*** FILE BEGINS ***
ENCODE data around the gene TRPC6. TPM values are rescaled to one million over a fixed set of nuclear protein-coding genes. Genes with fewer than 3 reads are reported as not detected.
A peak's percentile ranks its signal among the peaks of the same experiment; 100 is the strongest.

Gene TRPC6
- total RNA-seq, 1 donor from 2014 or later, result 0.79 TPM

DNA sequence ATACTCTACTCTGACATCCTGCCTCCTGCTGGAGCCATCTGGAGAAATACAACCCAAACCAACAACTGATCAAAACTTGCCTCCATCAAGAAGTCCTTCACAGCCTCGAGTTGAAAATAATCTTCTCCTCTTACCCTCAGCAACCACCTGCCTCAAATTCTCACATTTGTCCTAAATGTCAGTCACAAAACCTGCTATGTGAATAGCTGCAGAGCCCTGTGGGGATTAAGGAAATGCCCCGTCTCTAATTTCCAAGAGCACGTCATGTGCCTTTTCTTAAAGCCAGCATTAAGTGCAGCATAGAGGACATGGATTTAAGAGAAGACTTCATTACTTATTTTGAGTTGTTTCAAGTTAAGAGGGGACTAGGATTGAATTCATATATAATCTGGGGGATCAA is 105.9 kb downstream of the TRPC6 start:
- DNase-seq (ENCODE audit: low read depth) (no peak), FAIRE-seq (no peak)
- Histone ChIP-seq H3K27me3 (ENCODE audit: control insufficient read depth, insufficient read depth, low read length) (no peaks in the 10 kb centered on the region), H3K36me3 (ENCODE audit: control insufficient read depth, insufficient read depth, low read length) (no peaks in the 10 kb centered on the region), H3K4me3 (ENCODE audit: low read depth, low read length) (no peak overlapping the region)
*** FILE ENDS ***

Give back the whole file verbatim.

ENCODE data around the gene TRPC6. TPM values are rescaled to one million over a fixed set of nuclear protein-coding genes. Genes with fewer than 3 reads are reported as not detected.
A peak's percentile ranks its signal among the peaks of the same experiment; 100 is the strongest.

Gene TRPC6
- total RNA-seq, 1 donor from 2014 or later, result 0.79 TPM

DNA sequence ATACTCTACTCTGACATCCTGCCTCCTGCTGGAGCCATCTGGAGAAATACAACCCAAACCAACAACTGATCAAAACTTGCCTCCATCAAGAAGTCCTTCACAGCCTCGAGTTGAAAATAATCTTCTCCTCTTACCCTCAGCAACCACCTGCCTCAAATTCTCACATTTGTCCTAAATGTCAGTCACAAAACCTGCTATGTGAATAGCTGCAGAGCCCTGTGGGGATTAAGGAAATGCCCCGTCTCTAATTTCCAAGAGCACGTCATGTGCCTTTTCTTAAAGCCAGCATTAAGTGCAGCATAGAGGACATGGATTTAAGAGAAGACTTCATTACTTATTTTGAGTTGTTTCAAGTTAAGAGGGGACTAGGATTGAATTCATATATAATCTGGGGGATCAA is 105.9 kb downstream of the TRPC6 start:
- DNase-seq (ENCODE audit: low read depth) (no peak), FAIRE-seq (no peak)
- Histone ChIP-seq H3K27me3 (ENCODE audit: control insufficient read depth, insufficient read depth, low read length) (no peaks in the 10 kb centered on the region), H3K36me3 (ENCODE audit: control insufficient read depth, insufficient read depth, low read length) (no peaks in the 10 kb centered on the region), H3K4me3 (ENCODE audit: low read depth, low read length) (no peak overlapping the region)